Curriculum compacting is a technique for differentiating instruction that allows teachers to make adjustments to curriculum for students who have already mastered the material to be learned, replacing content students know with new content, enrichment options, or other activities. Researchers recommend that teachers first determine the expected goals of the unit or lesson in terms of the content, skills, or standards students must learn before assessing students to determine which ones have already mastered most or all of the specified learning outcomes. 
- Elementary teachers can eliminate from 24%-70% of high-ability students’ curriculum by compacting without any negative affect on test scores or performance. ? In fact, curriculum compacting can have a positive affect on students’ performance. Because many talented students receive little differentiation of instruction from their peers, they spend a great deal of time in school doing work that they have already mastered. Curriculum compacting allows these students to avoid having to relearn material they already know, which research has shown can lead to frustration, boredom and, ultimately, underachievement. 
- Researchers have reported that when classroom teachers eliminated between 40%-50% of the previously mastered regular curriculum for high-ability students, no differences were found between students whose work was compacted and students who did all of the work in reading, math computation, social studies, and spelling.  In an analysis of gifted education literature on the topic, another researcher found curriculum compacting to be very effective overall in mathematics, science, and foreign languages. 
- In a national study of curriculum compacting, the students who received compacting in science and mathematics actually scored significantly higher on achievement posttests than their peers in the control group, suggesting the benefits of compacting for increases on standard achievement assessments. Analyses of data related to students’ thoughts about replacement activities indicated that the students viewed the new curricular options as much more challenging than standard material.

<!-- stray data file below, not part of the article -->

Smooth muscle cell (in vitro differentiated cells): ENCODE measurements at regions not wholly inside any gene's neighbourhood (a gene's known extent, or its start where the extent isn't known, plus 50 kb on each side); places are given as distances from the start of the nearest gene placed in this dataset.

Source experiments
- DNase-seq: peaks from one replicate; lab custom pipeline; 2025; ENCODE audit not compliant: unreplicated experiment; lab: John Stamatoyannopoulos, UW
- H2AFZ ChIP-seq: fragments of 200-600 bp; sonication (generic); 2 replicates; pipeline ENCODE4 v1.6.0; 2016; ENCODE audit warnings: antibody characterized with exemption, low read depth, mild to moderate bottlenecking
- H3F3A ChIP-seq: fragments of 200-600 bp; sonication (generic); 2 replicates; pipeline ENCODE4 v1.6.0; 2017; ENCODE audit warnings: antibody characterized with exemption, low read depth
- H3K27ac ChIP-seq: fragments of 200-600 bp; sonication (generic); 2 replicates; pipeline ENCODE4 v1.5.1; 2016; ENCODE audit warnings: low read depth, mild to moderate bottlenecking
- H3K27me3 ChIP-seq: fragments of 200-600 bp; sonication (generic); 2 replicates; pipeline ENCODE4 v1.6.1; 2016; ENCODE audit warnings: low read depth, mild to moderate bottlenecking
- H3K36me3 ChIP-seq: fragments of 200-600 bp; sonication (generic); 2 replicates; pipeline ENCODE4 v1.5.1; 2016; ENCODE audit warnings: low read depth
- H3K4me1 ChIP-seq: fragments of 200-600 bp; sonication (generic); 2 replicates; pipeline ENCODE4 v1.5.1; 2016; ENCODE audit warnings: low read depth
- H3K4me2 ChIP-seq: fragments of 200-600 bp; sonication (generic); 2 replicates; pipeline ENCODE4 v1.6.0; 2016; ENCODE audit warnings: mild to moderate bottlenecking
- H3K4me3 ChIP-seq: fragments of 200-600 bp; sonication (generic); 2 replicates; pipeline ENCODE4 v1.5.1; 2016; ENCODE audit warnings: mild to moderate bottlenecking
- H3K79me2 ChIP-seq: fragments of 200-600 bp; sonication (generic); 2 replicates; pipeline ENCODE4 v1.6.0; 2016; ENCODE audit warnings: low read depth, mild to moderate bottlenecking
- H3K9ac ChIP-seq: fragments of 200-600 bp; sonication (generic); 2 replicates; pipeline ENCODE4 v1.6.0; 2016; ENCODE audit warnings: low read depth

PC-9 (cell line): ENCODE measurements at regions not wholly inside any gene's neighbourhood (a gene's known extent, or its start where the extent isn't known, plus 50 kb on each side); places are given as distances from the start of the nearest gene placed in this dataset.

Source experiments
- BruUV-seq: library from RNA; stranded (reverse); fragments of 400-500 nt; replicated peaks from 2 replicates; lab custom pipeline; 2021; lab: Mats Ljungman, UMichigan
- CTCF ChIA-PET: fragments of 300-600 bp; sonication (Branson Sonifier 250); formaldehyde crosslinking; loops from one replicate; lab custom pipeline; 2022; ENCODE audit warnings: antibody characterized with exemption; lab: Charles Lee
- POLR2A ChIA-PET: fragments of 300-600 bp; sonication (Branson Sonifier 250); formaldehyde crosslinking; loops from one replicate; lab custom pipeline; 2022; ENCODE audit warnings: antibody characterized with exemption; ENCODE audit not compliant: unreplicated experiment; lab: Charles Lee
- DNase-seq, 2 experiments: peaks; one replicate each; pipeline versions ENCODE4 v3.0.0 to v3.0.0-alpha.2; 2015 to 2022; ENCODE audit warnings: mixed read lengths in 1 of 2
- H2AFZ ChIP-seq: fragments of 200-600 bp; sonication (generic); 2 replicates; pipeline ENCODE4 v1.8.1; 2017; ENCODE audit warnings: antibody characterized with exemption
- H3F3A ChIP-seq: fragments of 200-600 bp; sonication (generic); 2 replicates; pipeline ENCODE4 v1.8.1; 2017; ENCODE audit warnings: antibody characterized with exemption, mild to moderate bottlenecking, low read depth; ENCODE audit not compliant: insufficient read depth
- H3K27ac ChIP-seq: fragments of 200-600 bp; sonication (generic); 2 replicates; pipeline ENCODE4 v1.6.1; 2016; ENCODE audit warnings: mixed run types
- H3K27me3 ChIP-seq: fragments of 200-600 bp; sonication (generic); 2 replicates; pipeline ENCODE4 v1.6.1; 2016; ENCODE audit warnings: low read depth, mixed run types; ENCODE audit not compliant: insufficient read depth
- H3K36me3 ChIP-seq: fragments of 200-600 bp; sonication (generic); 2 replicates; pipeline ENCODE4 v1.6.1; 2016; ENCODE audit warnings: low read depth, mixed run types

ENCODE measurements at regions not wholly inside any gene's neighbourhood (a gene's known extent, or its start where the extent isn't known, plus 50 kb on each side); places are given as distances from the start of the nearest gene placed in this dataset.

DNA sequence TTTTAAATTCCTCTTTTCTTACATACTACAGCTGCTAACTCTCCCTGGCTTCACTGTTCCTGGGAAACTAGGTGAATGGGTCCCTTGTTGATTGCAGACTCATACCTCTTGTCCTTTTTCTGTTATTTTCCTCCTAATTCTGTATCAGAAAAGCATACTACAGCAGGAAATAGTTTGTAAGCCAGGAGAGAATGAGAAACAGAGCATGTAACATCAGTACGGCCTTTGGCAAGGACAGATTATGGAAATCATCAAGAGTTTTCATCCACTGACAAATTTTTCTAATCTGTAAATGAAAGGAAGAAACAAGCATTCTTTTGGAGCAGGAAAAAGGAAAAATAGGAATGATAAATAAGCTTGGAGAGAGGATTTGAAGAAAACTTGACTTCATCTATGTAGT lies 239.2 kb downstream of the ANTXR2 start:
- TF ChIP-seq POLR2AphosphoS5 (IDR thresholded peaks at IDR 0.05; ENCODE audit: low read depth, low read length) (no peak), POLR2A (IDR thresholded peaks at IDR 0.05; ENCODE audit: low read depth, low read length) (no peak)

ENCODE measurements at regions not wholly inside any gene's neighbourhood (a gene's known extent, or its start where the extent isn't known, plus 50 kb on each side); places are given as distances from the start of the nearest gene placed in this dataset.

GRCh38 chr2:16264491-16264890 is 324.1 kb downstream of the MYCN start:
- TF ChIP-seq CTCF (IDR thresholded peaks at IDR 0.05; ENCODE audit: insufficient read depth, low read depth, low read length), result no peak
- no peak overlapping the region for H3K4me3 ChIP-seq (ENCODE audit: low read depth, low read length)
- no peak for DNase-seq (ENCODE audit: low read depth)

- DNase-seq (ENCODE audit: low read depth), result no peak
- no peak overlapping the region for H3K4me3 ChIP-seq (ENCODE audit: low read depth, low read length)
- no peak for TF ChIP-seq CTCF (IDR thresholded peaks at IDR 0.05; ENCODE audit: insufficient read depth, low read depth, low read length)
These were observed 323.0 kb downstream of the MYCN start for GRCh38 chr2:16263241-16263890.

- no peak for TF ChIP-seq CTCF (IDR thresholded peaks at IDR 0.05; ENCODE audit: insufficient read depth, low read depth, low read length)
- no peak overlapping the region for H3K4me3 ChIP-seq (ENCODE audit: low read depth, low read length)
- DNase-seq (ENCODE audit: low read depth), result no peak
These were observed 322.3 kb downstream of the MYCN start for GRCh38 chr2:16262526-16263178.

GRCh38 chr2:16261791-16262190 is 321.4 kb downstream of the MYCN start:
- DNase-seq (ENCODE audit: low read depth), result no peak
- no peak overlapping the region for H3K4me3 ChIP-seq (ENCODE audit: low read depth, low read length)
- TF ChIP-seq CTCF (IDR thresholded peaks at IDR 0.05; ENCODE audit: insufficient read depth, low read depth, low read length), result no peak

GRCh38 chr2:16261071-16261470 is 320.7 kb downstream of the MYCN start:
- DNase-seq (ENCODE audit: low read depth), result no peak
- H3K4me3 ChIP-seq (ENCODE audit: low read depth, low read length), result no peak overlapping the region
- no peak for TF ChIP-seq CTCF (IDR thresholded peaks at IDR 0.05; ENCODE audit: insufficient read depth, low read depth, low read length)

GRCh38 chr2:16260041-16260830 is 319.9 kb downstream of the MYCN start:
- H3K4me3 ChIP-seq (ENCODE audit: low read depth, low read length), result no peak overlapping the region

- Some concerns have arisen regarding the need to train teachers in the compacting process. In one study focused on curriculum compacting, almost all classroom teachers participating learned to use compacting, but needed coaching and help to substitute appropriately challenging options.  When interviewing teachers about the instructional methods used in fast-paced classes, other researchers found that few teachers mentioned curriculum compacting as a strategy used to eliminate instruction.  Teachers in a small study looking at compacting with first-grade students stated that they were “eager to continue implementing curriculum compacting in the future” because of the benefits toward students, but it was determined that further in-service and other training opportunities were needed to help them modify instruction and find replacement activities. 
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[2, 4, 7] Reis, S. M., Westberg, K. L., Kulikowich, J. M., & Purcell, J. H. (1998). Curriculum compacting and achievement test scores: What does the research say? Gifted Child Quarterly, 42, 123–129.
 Rogers, K. B. (2005, November). A content analysis of gifted education research and literature. Paper presented at the annual convention of the National Association for Gifted Children, Louisville, KY.
 Reis, S. M., Westberg, K. L., Kulikowich, J., Caillard, F., Hébert, T. P., Plucker, J. A., … & Smidst, J. (1993). Why not let high ability students start school in January? The curriculum compacting study (Research Monograph 93106). Storrs: University of Connecticut, The National Research Center on the Gifted and Talented.
 Lee, S. Y., & Olszewski-Kubilius, P. (2006). A study of instructional methods used in fast-paced classes. Gifted Child Quarterly, 50, 216–237.
 Stamps, L. S. (2004). The effectiveness of curriculum compacting in first grade classrooms. Roeper Review, 27, 31–42